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For an example of ambiguous syntax:

John likes Adam more than Eve.

Such a construction could mean that:

Comparing Adam and Eve, John likes Adam more.

Compared to Eve's liking of Adam, John likes Adam more.

Is there a list anywhere of common distinct ambiguous English syntax?

EDIT:

I've edited this to note that I'm just looking for a list of common syntax ambiguities. I'm not expecting a complete list, for I know that there's not a finite quantity of syntax ambiguities.

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    No, there are infinitely many such ambiguities. – user6726 Oct 15 '18 at 5:01
  • So are you looking for a corpus-based statistical analysis? All ambiguities are equally common, in terms of the set of forms that can be generated. – user6726 Oct 15 '18 at 14:48
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    All written English sentences are multiply ambiguous, though when pronounced they are usually not. If you want to see how ambiguous a sentence can be, take a look at Stephen Abney's famous paper on the subject. – jlawler Oct 15 '18 at 17:48
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[partial answer]

Your example has elision (ellipsis) ambiguity. The best paraphrases simply add the missing words that the listener is expected to assume: (rather than change the existing syntax as you did in your interpretations)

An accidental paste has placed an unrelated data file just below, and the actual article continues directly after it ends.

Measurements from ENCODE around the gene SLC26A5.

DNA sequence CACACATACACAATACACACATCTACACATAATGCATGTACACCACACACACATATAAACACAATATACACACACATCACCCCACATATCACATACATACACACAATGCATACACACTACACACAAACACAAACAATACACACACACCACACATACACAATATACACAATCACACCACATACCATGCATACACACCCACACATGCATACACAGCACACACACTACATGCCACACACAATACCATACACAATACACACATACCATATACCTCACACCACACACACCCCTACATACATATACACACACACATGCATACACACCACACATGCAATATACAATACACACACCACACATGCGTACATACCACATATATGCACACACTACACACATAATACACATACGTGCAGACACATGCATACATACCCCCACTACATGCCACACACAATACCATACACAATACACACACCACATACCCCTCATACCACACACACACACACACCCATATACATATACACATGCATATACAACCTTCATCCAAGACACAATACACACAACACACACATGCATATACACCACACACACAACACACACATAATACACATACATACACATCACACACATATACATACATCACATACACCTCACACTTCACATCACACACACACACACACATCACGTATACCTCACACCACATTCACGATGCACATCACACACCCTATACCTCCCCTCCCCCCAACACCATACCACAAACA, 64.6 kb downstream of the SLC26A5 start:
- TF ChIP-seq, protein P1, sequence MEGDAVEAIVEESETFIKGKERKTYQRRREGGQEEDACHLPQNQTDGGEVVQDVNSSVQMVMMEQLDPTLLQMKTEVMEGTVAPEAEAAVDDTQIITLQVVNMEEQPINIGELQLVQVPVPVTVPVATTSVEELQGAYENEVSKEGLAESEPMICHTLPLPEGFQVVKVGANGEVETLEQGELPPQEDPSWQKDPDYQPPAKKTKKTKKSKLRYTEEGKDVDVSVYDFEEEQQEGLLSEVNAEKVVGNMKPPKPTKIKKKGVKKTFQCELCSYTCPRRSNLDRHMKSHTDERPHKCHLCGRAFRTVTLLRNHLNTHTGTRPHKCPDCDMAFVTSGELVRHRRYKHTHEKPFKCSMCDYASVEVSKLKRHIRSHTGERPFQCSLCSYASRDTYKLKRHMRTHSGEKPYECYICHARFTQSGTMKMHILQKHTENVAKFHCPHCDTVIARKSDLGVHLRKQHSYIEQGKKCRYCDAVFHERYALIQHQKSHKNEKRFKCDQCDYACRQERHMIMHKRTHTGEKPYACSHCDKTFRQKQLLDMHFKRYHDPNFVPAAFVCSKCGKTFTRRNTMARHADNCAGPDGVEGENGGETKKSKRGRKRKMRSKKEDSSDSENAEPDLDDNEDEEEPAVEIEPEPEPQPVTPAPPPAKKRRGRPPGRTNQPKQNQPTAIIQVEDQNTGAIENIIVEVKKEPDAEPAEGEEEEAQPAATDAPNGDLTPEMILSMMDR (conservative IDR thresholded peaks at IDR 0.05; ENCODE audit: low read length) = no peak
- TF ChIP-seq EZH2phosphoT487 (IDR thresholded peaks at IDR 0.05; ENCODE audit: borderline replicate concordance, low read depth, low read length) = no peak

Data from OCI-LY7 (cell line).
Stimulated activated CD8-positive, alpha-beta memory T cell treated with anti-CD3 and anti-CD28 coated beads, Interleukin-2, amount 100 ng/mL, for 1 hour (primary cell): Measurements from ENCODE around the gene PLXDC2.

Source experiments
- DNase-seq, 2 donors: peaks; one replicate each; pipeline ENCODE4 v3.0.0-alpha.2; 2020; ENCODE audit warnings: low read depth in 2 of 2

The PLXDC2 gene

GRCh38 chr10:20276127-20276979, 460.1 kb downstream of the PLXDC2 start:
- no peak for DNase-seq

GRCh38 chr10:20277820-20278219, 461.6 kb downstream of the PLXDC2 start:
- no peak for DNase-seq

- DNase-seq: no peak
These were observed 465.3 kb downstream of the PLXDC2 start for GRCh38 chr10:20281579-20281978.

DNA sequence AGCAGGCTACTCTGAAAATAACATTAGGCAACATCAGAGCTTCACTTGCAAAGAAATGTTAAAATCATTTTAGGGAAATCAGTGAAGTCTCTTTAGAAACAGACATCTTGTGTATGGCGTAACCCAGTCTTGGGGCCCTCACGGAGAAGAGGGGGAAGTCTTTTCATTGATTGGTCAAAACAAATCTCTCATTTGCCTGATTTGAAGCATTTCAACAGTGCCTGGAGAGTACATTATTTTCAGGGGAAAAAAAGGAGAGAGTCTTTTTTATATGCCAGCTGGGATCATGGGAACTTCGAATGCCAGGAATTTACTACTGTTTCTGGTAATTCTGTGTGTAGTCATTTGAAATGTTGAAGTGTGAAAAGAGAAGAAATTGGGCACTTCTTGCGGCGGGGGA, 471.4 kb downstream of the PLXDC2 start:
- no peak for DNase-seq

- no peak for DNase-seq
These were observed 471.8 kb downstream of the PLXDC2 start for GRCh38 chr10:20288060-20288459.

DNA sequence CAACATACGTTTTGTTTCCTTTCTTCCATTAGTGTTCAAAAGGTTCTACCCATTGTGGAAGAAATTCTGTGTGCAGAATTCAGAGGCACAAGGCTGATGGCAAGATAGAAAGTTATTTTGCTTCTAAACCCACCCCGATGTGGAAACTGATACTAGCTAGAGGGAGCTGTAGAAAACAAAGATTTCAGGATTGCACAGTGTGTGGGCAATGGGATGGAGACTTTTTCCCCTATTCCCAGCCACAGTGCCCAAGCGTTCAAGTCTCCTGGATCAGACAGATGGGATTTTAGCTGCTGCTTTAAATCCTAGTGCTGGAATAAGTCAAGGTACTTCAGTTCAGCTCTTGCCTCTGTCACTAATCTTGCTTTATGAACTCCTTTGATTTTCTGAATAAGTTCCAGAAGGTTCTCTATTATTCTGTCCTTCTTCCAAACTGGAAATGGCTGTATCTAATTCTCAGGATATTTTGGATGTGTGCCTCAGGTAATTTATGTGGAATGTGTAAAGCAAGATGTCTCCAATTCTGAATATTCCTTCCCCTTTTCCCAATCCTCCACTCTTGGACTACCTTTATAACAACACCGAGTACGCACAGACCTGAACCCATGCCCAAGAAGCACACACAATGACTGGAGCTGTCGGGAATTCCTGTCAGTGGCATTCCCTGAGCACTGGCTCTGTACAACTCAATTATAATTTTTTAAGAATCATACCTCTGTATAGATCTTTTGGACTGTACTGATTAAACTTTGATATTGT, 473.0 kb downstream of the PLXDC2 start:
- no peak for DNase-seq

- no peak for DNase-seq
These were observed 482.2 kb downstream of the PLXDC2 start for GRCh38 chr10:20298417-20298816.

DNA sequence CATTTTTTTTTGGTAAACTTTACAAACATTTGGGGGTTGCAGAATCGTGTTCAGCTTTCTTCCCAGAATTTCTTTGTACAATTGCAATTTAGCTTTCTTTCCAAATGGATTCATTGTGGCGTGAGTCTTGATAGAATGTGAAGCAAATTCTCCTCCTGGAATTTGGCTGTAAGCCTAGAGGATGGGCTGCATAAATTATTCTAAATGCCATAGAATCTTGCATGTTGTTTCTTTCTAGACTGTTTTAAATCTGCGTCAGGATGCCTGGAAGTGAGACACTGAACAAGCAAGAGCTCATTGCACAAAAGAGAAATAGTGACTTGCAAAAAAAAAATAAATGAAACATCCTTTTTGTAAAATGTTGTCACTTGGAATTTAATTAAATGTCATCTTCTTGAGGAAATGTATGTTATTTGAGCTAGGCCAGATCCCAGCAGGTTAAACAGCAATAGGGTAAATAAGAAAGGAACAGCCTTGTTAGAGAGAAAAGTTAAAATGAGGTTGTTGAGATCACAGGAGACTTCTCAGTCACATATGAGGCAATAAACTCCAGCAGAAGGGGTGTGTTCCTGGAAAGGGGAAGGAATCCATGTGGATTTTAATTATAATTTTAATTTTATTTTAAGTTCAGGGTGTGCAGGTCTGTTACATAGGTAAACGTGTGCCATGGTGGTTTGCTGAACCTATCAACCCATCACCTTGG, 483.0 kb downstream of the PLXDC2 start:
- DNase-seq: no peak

John likes Adam more than [John likes] Eve.

John likes Adam more than Eve [likes Adam].

Elision can also cause (polysemous) transitivity errors: "He is running [for office]."

Other ambiguities arise from polysemous words, which can cause parsing of the wrong Part-Of-Speech or choosing the wrong idiom: "They can fish." "The cat is on the TV again."

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Unfortunately, no such list can exist. According to standard models, language is infinite and recursive, and there are infinitely many different ways a sentence can be made ambiguous.

For example, imagine the structural rules NP → NP and NP and NP → NP 's NP. (Or DP instead depending on your theory, but calling it an NP here is simpler.) With only these two, you can already create an infinite number of ambiguous sentences: "my brother's dog and cat", "my brother's dog and cat's name", etc etc.

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  • I've edited this to note that I'm just looking for a list of common syntax ambiguities. I'm not expecting a complete list, for I know that there's not a finite quantity of syntax ambiguities. – abcjme Oct 15 '18 at 5:47

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